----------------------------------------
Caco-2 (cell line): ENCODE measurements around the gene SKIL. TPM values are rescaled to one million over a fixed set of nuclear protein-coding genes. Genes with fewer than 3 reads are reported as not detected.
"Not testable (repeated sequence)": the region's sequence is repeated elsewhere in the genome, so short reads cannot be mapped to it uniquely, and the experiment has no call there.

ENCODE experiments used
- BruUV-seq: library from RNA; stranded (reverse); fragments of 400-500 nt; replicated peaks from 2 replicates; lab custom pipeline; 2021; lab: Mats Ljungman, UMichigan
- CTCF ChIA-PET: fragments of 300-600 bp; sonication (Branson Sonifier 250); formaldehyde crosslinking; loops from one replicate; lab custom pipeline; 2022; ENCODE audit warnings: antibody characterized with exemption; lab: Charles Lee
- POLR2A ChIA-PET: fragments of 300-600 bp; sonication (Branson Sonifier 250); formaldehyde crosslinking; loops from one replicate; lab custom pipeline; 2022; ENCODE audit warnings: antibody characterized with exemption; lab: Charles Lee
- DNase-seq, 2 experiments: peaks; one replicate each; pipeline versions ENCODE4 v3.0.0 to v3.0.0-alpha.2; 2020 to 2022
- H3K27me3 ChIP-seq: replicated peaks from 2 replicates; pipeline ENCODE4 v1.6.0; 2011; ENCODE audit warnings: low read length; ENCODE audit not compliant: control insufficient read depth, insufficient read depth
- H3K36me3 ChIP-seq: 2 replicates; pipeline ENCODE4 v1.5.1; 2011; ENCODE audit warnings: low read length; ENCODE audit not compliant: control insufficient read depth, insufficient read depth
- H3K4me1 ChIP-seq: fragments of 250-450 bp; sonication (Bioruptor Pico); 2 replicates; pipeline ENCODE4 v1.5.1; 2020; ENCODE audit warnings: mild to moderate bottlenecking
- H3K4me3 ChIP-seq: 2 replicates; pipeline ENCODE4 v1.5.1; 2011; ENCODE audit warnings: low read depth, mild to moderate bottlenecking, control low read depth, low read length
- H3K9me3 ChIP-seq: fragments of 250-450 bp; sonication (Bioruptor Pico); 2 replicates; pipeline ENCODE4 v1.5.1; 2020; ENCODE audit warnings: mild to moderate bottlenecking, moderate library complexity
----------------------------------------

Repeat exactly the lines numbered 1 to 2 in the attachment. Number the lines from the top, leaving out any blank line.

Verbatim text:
Caco-2 (cell line): ENCODE measurements around the gene SKIL. TPM values are rescaled to one million over a fixed set of nuclear protein-coding genes. Genes with fewer than 3 reads are reported as not detected.
"Not testable (repeated sequence)": the region's sequence is repeated elsewhere in the genome, so short reads cannot be mapped to it uniquely, and the experiment has no call there.